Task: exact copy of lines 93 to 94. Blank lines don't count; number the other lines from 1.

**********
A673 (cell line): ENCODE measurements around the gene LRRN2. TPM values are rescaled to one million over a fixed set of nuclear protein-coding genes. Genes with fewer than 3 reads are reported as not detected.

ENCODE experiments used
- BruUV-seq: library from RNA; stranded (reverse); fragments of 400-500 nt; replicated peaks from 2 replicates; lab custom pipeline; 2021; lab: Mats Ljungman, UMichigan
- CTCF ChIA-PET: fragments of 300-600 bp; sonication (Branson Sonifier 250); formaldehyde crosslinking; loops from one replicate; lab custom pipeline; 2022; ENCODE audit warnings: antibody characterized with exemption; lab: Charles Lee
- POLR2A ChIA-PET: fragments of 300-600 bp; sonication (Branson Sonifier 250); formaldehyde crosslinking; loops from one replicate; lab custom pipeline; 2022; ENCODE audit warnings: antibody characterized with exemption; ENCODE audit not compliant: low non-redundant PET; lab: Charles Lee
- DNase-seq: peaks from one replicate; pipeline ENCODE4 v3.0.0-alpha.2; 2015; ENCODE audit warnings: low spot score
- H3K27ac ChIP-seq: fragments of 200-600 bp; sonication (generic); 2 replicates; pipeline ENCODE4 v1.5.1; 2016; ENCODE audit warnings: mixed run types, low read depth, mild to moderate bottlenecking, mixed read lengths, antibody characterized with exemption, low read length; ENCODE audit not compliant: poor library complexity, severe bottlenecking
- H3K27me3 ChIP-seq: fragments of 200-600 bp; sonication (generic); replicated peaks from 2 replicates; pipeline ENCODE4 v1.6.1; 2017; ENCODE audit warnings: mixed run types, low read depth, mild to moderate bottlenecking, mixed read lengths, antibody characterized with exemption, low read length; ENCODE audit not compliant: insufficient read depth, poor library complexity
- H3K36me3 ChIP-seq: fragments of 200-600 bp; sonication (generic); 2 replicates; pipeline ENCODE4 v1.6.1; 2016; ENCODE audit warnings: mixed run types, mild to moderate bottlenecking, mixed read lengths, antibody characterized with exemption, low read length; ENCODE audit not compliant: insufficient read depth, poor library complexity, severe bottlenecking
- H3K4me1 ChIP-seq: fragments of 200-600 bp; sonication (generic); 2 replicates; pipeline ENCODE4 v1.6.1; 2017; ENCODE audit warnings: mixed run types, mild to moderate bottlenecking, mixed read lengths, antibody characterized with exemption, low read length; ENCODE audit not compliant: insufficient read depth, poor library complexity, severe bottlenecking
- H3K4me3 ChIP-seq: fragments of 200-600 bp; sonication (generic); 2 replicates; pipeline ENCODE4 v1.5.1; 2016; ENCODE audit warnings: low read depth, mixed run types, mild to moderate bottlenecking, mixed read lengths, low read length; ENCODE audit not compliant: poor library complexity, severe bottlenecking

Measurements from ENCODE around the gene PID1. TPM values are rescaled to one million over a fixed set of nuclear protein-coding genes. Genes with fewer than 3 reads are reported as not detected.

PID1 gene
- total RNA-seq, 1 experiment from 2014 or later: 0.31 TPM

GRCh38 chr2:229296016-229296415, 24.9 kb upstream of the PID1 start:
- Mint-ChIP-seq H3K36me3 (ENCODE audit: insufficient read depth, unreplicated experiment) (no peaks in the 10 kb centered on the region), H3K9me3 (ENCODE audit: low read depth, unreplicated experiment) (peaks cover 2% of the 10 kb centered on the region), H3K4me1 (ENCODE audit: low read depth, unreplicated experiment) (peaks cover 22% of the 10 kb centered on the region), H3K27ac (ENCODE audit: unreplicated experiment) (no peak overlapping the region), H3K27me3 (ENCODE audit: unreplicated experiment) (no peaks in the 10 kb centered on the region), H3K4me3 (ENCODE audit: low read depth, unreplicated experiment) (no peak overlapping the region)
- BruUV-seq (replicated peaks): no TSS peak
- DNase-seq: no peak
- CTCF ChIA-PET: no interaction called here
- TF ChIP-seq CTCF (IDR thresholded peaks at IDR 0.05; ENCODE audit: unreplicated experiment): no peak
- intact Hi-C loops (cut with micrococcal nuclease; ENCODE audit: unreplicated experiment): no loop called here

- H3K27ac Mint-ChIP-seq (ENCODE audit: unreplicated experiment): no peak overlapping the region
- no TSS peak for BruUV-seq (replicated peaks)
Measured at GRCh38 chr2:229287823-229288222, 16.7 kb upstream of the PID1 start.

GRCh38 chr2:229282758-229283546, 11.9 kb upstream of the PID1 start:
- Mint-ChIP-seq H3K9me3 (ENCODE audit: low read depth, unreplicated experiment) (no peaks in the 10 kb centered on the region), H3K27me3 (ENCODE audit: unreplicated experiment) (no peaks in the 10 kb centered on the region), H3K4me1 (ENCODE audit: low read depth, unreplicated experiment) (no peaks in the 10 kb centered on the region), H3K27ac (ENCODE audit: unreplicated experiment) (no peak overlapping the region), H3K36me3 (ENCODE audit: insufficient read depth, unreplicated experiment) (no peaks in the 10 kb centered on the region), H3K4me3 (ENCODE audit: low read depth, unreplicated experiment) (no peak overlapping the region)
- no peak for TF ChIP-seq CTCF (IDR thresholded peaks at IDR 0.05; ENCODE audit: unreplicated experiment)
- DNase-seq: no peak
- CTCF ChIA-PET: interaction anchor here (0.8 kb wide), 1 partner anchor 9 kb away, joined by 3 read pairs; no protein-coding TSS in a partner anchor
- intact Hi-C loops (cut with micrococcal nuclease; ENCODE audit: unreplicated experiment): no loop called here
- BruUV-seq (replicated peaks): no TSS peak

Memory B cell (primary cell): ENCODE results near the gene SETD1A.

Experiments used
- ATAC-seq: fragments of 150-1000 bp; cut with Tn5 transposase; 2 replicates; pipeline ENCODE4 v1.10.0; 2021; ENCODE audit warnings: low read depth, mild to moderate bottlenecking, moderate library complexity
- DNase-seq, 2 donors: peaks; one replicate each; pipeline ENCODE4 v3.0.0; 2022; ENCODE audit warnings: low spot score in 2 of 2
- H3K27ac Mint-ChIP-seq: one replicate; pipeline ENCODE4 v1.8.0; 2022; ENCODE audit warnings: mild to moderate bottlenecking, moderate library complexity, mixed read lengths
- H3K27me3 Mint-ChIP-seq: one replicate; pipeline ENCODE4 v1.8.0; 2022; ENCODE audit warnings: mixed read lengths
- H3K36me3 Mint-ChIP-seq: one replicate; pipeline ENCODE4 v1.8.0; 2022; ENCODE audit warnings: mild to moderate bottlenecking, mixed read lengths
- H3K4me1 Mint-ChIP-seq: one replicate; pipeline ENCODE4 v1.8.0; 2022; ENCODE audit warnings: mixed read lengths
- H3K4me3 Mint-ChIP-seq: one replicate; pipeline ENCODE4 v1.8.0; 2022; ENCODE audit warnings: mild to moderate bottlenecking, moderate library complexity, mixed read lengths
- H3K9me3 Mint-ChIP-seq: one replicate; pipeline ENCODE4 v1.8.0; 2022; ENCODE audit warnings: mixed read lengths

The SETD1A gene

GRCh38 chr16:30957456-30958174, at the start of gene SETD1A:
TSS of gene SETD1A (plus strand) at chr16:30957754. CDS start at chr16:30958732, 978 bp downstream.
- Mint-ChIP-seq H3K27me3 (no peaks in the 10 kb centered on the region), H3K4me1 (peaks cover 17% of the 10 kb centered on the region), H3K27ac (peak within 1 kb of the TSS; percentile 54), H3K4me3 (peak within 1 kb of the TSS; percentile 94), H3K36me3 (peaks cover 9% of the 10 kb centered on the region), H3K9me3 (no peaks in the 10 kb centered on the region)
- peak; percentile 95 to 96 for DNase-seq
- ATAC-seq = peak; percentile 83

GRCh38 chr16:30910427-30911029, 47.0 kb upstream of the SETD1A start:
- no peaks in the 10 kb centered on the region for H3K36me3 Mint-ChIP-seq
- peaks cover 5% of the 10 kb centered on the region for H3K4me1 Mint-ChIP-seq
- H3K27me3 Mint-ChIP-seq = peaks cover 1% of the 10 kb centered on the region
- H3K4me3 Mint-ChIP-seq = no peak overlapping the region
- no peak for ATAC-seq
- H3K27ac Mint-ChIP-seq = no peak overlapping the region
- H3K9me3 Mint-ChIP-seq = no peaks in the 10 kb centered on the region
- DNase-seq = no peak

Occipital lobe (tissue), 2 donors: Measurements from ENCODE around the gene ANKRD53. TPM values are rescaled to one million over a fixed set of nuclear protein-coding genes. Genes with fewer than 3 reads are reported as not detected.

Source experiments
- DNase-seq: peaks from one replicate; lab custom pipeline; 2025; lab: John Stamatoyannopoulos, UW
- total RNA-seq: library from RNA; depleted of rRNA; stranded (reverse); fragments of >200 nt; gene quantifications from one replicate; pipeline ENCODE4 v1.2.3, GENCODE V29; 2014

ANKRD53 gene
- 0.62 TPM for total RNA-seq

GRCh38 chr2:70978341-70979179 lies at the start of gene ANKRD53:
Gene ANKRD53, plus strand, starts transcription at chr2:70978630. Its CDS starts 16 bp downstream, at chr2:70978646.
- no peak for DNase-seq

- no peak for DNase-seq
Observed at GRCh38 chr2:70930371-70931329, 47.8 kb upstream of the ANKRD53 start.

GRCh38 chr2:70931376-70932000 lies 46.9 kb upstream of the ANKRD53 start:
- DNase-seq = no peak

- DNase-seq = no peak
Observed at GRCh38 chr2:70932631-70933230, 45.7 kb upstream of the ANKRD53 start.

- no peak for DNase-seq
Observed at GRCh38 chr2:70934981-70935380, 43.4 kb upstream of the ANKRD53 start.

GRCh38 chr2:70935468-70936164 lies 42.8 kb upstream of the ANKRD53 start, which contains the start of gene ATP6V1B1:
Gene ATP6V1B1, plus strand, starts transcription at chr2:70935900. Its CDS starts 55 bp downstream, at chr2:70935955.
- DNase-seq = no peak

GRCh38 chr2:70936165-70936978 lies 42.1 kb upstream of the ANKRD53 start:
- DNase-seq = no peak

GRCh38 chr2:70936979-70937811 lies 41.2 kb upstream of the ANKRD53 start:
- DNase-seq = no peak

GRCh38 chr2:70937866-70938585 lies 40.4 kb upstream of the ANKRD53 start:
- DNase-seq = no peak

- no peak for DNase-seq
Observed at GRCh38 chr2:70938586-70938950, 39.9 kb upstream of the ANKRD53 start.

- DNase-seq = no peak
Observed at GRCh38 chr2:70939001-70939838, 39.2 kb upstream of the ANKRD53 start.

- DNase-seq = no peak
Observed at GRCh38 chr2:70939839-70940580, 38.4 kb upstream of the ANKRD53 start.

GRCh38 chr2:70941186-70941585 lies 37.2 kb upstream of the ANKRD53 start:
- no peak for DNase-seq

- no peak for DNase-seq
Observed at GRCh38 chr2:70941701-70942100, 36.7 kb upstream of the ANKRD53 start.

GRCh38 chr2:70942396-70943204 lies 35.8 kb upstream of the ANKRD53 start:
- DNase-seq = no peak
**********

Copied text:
GRCh38 chr2:70942396-70943204 lies 35.8 kb upstream of the ANKRD53 start:
- DNase-seq = no peak